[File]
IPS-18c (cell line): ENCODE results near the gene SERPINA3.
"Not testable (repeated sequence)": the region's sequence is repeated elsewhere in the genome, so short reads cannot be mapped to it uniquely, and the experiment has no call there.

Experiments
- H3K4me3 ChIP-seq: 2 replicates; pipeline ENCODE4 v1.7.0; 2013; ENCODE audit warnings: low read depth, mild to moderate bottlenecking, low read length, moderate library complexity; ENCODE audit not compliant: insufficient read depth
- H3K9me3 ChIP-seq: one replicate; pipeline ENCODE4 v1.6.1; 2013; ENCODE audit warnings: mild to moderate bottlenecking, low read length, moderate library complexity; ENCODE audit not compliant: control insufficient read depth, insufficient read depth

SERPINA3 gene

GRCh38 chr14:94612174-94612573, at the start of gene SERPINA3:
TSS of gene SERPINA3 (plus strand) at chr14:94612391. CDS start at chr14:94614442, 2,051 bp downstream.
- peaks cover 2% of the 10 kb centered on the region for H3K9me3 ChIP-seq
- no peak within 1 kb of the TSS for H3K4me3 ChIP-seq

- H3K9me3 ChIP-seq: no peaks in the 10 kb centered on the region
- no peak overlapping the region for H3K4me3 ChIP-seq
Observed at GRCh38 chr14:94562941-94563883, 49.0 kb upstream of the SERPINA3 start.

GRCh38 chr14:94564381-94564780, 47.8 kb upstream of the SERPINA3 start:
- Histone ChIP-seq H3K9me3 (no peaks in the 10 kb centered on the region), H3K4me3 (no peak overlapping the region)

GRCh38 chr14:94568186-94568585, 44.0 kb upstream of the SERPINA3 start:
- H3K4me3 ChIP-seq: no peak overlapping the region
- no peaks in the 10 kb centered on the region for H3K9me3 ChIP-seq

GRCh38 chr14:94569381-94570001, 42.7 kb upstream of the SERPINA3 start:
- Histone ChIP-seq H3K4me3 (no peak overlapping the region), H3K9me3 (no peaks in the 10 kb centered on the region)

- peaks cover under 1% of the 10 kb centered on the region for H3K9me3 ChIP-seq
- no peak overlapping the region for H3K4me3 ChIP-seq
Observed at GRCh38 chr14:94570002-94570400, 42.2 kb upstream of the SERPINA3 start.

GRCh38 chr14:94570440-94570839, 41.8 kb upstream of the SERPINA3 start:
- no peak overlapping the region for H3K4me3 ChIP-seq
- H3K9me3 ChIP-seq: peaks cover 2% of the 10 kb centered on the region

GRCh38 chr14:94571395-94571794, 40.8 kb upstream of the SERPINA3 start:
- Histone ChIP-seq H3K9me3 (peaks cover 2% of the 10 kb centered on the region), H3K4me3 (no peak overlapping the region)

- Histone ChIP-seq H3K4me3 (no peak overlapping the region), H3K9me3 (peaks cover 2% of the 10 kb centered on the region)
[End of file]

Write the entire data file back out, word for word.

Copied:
IPS-18c (cell line): ENCODE results near the gene SERPINA3.
"Not testable (repeated sequence)": the region's sequence is repeated elsewhere in the genome, so short reads cannot be mapped to it uniquely, and the experiment has no call there.

Experiments
- H3K4me3 ChIP-seq: 2 replicates; pipeline ENCODE4 v1.7.0; 2013; ENCODE audit warnings: low read depth, mild to moderate bottlenecking, low read length, moderate library complexity; ENCODE audit not compliant: insufficient read depth
- H3K9me3 ChIP-seq: one replicate; pipeline ENCODE4 v1.6.1; 2013; ENCODE audit warnings: mild to moderate bottlenecking, low read length, moderate library complexity; ENCODE audit not compliant: control insufficient read depth, insufficient read depth

SERPINA3 gene

GRCh38 chr14:94612174-94612573, at the start of gene SERPINA3:
TSS of gene SERPINA3 (plus strand) at chr14:94612391. CDS start at chr14:94614442, 2,051 bp downstream.
- peaks cover 2% of the 10 kb centered on the region for H3K9me3 ChIP-seq
- no peak within 1 kb of the TSS for H3K4me3 ChIP-seq

- H3K9me3 ChIP-seq: no peaks in the 10 kb centered on the region
- no peak overlapping the region for H3K4me3 ChIP-seq
Observed at GRCh38 chr14:94562941-94563883, 49.0 kb upstream of the SERPINA3 start.

GRCh38 chr14:94564381-94564780, 47.8 kb upstream of the SERPINA3 start:
- Histone ChIP-seq H3K9me3 (no peaks in the 10 kb centered on the region), H3K4me3 (no peak overlapping the region)

GRCh38 chr14:94568186-94568585, 44.0 kb upstream of the SERPINA3 start:
- H3K4me3 ChIP-seq: no peak overlapping the region
- no peaks in the 10 kb centered on the region for H3K9me3 ChIP-seq

GRCh38 chr14:94569381-94570001, 42.7 kb upstream of the SERPINA3 start:
- Histone ChIP-seq H3K4me3 (no peak overlapping the region), H3K9me3 (no peaks in the 10 kb centered on the region)

- peaks cover under 1% of the 10 kb centered on the region for H3K9me3 ChIP-seq
- no peak overlapping the region for H3K4me3 ChIP-seq
Observed at GRCh38 chr14:94570002-94570400, 42.2 kb upstream of the SERPINA3 start.

GRCh38 chr14:94570440-94570839, 41.8 kb upstream of the SERPINA3 start:
- no peak overlapping the region for H3K4me3 ChIP-seq
- H3K9me3 ChIP-seq: peaks cover 2% of the 10 kb centered on the region

GRCh38 chr14:94571395-94571794, 40.8 kb upstream of the SERPINA3 start:
- Histone ChIP-seq H3K9me3 (peaks cover 2% of the 10 kb centered on the region), H3K4me3 (no peak overlapping the region)

- Histone ChIP-seq H3K4me3 (no peak overlapping the region), H3K9me3 (peaks cover 2% of the 10 kb centered on the region)